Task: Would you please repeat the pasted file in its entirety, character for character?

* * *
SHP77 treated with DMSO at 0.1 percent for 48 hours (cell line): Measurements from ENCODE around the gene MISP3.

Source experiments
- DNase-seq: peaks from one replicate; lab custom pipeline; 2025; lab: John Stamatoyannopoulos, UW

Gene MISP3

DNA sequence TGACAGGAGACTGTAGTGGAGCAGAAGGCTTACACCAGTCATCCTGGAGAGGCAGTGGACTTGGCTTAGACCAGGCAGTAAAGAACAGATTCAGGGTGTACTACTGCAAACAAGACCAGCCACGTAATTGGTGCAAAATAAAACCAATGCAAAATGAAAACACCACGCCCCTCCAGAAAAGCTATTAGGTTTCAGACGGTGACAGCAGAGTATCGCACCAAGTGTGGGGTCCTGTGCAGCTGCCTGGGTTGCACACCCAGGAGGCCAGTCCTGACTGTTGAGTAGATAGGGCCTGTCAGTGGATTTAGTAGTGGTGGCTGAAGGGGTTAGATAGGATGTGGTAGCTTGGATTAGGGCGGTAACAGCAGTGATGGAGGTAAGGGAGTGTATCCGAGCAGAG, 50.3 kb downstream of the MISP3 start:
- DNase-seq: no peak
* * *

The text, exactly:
SHP77 treated with DMSO at 0.1 percent for 48 hours (cell line): Measurements from ENCODE around the gene MISP3.

Source experiments
- DNase-seq: peaks from one replicate; lab custom pipeline; 2025; lab: John Stamatoyannopoulos, UW

Gene MISP3

DNA sequence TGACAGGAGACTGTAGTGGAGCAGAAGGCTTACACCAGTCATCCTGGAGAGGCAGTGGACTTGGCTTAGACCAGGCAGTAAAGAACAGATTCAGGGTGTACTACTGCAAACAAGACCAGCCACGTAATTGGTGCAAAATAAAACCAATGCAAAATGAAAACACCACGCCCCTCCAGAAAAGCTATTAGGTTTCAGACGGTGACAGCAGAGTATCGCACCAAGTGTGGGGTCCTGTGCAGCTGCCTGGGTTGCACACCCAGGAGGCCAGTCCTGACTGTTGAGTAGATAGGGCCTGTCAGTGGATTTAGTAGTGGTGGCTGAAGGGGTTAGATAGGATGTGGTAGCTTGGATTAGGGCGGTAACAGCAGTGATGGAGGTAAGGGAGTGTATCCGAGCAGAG, 50.3 kb downstream of the MISP3 start:
- DNase-seq: no peak